Tuesday, January 23, 2024

Joe Miller Discusses the Power Grid: Where Are We Now and Where Are We Going?

Photo by Mohammad Mardani on Unsplash

In November I was invited to participate in a dialogue titled Shades of Purple: Nuclear Power Dialogue hosted by a group called Project Optimist. I have long believed dialogue, not dogma, is the path to understanding, whatever the issue. The organizers broke us into small groups to field questions related to energy issues in general and nuclear power in particular. 

Joe Miller was one of the people in my sub-group. Miller is director of communications with the Minnesota Rural Electric Association. He has been involved with energy and electric cooperatives for three decades. After the Project Optimist meeting I reached out to Joe that I might share some of his insights and experience with readers here.

EN: What is MREA and what is your role there?  

Joe Miller:  The Minnesota Rural Electric Association (MREA) is a nonprofit trade association serving Minnesota’s electric cooperatives. MREA provides legislative and regulatory representation, director and employee education programs, technical training for electric cooperative line workers, and serves as the focal point for cooperation among cooperatives. Minnesota’s 44 distribution cooperatives serve about 1.7 million Minnesotans in all 87 counties and operate the largest distribution network in the state with more than 135,000 miles of electric lines.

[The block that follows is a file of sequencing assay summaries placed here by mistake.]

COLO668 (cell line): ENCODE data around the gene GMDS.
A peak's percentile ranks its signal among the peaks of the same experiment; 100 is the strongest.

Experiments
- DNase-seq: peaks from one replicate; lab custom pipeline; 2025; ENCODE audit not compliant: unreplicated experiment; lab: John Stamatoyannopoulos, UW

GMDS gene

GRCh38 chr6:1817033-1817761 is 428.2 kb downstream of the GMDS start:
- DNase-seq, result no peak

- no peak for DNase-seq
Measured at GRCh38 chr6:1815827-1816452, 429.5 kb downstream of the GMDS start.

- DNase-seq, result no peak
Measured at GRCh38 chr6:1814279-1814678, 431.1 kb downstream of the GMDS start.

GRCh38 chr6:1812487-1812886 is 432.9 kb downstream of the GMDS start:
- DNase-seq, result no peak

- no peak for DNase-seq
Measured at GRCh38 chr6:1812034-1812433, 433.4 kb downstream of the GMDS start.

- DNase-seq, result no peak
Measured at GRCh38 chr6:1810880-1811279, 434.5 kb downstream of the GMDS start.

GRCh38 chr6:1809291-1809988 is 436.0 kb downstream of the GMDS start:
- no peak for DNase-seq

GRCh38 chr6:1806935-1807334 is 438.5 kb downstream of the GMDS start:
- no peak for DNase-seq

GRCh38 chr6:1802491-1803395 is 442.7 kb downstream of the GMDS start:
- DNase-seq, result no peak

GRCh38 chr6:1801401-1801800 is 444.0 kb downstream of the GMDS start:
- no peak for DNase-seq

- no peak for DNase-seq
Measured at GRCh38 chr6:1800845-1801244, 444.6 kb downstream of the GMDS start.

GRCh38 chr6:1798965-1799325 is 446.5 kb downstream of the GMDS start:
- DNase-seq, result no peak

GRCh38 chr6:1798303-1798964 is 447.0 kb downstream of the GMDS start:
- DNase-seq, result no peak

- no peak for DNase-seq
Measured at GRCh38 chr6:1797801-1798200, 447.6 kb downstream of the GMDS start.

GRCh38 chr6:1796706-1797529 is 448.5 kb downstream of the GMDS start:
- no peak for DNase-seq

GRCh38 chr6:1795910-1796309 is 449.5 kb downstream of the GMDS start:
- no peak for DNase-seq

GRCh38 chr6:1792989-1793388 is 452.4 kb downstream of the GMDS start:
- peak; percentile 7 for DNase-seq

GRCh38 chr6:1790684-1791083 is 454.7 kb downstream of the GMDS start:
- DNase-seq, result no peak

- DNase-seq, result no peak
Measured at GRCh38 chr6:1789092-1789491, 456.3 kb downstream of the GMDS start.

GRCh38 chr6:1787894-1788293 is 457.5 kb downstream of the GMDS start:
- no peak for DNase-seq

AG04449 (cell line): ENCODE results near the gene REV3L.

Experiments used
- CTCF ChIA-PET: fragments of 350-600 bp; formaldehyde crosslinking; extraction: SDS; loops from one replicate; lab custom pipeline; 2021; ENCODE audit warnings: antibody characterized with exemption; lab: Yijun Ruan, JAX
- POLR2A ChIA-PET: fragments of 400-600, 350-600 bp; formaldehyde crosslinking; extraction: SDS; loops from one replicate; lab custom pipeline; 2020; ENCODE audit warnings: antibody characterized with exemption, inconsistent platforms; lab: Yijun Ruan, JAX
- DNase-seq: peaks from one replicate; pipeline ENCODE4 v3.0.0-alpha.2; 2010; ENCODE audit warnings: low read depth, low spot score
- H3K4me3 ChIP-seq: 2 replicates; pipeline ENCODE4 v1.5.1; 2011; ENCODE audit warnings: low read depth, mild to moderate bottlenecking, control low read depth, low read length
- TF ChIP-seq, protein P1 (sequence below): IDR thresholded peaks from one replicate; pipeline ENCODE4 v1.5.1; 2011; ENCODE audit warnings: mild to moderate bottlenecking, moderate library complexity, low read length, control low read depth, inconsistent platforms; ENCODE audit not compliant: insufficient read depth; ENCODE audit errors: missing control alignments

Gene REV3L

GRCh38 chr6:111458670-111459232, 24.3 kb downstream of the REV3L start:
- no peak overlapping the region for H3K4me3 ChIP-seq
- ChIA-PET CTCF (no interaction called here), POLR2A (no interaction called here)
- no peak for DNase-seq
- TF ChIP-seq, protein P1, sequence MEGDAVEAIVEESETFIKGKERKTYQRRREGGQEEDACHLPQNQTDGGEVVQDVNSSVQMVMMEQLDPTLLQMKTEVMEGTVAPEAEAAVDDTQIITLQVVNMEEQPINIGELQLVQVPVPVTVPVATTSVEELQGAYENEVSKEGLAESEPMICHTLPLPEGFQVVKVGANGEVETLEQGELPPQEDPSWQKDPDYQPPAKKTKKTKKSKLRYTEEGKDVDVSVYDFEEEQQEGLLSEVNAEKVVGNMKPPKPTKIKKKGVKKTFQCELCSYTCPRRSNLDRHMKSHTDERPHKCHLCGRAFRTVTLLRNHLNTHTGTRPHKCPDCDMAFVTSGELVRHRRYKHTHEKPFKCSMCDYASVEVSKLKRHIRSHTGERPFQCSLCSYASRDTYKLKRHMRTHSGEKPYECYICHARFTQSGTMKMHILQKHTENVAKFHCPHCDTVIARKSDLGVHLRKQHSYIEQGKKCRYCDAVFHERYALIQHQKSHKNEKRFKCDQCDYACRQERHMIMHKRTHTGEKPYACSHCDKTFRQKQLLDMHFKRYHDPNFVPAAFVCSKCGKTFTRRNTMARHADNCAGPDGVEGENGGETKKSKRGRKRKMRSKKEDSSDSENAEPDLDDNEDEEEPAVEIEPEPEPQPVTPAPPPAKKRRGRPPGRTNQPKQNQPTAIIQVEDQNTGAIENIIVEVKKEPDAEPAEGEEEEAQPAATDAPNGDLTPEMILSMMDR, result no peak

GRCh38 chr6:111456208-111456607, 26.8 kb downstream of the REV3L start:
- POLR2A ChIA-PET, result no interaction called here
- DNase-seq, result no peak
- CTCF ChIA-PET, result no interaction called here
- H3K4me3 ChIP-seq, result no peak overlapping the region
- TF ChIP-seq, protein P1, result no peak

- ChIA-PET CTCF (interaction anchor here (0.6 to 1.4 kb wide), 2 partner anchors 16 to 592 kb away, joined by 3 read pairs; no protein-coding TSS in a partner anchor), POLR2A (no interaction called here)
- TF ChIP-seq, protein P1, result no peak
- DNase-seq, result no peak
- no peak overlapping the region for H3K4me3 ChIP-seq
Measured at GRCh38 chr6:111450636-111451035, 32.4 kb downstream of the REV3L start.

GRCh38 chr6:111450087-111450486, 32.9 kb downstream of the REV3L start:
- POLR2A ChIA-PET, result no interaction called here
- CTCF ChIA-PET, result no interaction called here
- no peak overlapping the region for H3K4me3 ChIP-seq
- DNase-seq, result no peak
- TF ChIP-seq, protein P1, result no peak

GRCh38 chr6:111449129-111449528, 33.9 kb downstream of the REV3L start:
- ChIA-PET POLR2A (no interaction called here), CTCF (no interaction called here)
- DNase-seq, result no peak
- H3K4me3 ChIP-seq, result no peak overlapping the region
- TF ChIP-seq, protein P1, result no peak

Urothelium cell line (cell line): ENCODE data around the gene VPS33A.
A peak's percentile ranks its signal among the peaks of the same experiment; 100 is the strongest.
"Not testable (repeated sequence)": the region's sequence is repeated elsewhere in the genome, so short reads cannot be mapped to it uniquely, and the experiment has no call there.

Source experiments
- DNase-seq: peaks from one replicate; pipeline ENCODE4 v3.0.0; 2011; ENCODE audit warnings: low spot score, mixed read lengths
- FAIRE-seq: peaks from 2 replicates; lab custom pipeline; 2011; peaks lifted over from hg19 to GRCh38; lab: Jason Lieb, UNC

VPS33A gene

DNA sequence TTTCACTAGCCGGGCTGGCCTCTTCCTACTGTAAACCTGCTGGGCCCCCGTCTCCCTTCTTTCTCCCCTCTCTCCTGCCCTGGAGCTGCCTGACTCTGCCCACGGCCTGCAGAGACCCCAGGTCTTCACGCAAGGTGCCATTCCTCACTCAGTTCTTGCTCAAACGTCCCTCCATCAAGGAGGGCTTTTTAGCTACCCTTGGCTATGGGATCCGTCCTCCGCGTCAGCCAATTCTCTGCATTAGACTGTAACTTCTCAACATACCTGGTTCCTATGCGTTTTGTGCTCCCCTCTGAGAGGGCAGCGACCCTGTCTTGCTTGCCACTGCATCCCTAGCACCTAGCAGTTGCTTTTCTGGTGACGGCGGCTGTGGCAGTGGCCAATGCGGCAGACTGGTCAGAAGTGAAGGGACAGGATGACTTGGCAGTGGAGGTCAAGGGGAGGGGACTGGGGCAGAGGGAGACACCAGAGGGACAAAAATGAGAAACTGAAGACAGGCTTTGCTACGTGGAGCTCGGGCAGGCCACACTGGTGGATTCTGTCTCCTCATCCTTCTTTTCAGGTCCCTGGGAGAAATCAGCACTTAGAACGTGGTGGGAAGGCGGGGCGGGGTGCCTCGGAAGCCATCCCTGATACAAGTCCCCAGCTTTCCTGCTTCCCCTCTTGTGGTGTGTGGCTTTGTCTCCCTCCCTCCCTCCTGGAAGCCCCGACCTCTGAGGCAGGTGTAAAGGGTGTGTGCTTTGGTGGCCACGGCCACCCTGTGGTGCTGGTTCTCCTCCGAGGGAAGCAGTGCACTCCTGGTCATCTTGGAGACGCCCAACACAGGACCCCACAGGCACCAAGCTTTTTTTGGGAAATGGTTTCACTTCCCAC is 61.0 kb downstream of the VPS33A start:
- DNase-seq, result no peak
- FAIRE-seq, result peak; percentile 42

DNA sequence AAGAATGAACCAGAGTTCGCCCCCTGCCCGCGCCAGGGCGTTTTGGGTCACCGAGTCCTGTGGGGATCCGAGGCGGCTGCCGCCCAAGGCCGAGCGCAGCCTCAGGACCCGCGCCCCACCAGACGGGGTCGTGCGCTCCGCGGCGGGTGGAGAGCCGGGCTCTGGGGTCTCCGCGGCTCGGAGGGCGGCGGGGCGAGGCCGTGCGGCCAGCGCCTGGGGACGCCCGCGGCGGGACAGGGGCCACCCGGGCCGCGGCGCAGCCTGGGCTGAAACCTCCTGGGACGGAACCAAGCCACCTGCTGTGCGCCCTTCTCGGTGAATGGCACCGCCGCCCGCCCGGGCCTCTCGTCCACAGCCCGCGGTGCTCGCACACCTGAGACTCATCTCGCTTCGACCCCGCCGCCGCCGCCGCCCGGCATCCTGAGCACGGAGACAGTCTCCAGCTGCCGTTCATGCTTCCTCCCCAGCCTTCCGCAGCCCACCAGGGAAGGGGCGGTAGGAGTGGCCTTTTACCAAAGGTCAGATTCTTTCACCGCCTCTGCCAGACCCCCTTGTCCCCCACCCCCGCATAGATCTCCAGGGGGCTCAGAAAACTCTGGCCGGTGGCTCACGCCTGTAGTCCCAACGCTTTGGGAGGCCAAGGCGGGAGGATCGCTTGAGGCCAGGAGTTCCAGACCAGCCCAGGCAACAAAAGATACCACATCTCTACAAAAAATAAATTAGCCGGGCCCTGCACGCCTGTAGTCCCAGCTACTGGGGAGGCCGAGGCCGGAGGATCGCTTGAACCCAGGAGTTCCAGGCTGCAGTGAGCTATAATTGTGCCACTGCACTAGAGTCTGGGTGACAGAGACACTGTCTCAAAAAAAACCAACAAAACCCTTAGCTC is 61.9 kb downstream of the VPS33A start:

As director of communications, I and my team help get the word out about all the great things cooperatives are doing in Minnesota.


EN: What is the difference between electric co-ops and the major utility companies like MN Power and Xcel Energy?

JM: Cooperatives operate as not-for-profit utilities. They are owned by those who purchase power from them. They are also governed by a board of directors made up of their consumers. All costs of operating the business are borne by those member-owners. So, cooperatives are truly concerned about the cost of operating, since those consumers end up paying all the bills. They work hard to provide the best value and service levels for their member-owners.


EN: When did you first take an interest in nuclear or atomic energy? How did this come about?